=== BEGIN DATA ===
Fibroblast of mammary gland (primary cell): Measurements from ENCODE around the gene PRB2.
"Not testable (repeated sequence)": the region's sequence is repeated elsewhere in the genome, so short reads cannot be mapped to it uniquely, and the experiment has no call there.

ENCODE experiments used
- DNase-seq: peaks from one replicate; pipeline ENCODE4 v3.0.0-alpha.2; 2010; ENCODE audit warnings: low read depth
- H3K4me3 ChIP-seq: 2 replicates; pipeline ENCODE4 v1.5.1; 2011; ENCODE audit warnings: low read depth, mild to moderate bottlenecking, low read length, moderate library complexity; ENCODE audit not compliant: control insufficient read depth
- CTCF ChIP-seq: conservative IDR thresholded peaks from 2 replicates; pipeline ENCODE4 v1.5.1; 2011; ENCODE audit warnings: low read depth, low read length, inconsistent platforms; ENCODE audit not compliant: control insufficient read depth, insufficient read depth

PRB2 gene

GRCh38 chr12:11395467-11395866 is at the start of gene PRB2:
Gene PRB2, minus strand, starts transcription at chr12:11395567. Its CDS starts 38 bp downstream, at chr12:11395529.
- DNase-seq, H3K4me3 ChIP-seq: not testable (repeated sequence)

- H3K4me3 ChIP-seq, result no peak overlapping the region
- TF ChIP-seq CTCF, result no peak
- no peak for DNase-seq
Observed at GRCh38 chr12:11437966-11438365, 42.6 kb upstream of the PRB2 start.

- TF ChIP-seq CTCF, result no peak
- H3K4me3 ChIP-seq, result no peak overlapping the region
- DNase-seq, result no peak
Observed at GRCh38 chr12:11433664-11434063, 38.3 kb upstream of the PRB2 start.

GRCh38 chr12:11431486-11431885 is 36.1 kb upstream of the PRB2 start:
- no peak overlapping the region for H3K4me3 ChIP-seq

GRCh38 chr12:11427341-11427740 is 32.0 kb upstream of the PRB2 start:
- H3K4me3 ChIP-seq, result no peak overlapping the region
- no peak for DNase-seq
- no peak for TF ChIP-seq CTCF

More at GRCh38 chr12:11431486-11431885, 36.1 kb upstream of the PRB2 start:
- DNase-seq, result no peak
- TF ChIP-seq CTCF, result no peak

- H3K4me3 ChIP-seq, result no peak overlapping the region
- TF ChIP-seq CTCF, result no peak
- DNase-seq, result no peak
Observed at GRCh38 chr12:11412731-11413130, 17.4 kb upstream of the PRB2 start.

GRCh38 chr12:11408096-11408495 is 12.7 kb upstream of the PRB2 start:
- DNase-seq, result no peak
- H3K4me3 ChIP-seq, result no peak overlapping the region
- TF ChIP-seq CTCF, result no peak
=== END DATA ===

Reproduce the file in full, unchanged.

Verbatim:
Fibroblast of mammary gland (primary cell): Measurements from ENCODE around the gene PRB2.
"Not testable (repeated sequence)": the region's sequence is repeated elsewhere in the genome, so short reads cannot be mapped to it uniquely, and the experiment has no call there.

ENCODE experiments used
- DNase-seq: peaks from one replicate; pipeline ENCODE4 v3.0.0-alpha.2; 2010; ENCODE audit warnings: low read depth
- H3K4me3 ChIP-seq: 2 replicates; pipeline ENCODE4 v1.5.1; 2011; ENCODE audit warnings: low read depth, mild to moderate bottlenecking, low read length, moderate library complexity; ENCODE audit not compliant: control insufficient read depth
- CTCF ChIP-seq: conservative IDR thresholded peaks from 2 replicates; pipeline ENCODE4 v1.5.1; 2011; ENCODE audit warnings: low read depth, low read length, inconsistent platforms; ENCODE audit not compliant: control insufficient read depth, insufficient read depth

PRB2 gene

GRCh38 chr12:11395467-11395866 is at the start of gene PRB2:
Gene PRB2, minus strand, starts transcription at chr12:11395567. Its CDS starts 38 bp downstream, at chr12:11395529.
- DNase-seq, H3K4me3 ChIP-seq: not testable (repeated sequence)

- H3K4me3 ChIP-seq, result no peak overlapping the region
- TF ChIP-seq CTCF, result no peak
- no peak for DNase-seq
Observed at GRCh38 chr12:11437966-11438365, 42.6 kb upstream of the PRB2 start.

- TF ChIP-seq CTCF, result no peak
- H3K4me3 ChIP-seq, result no peak overlapping the region
- DNase-seq, result no peak
Observed at GRCh38 chr12:11433664-11434063, 38.3 kb upstream of the PRB2 start.

GRCh38 chr12:11431486-11431885 is 36.1 kb upstream of the PRB2 start:
- no peak overlapping the region for H3K4me3 ChIP-seq

GRCh38 chr12:11427341-11427740 is 32.0 kb upstream of the PRB2 start:
- H3K4me3 ChIP-seq, result no peak overlapping the region
- no peak for DNase-seq
- no peak for TF ChIP-seq CTCF

More at GRCh38 chr12:11431486-11431885, 36.1 kb upstream of the PRB2 start:
- DNase-seq, result no peak
- TF ChIP-seq CTCF, result no peak

- H3K4me3 ChIP-seq, result no peak overlapping the region
- TF ChIP-seq CTCF, result no peak
- DNase-seq, result no peak
Observed at GRCh38 chr12:11412731-11413130, 17.4 kb upstream of the PRB2 start.

GRCh38 chr12:11408096-11408495 is 12.7 kb upstream of the PRB2 start:
- DNase-seq, result no peak
- H3K4me3 ChIP-seq, result no peak overlapping the region
- TF ChIP-seq CTCF, result no peak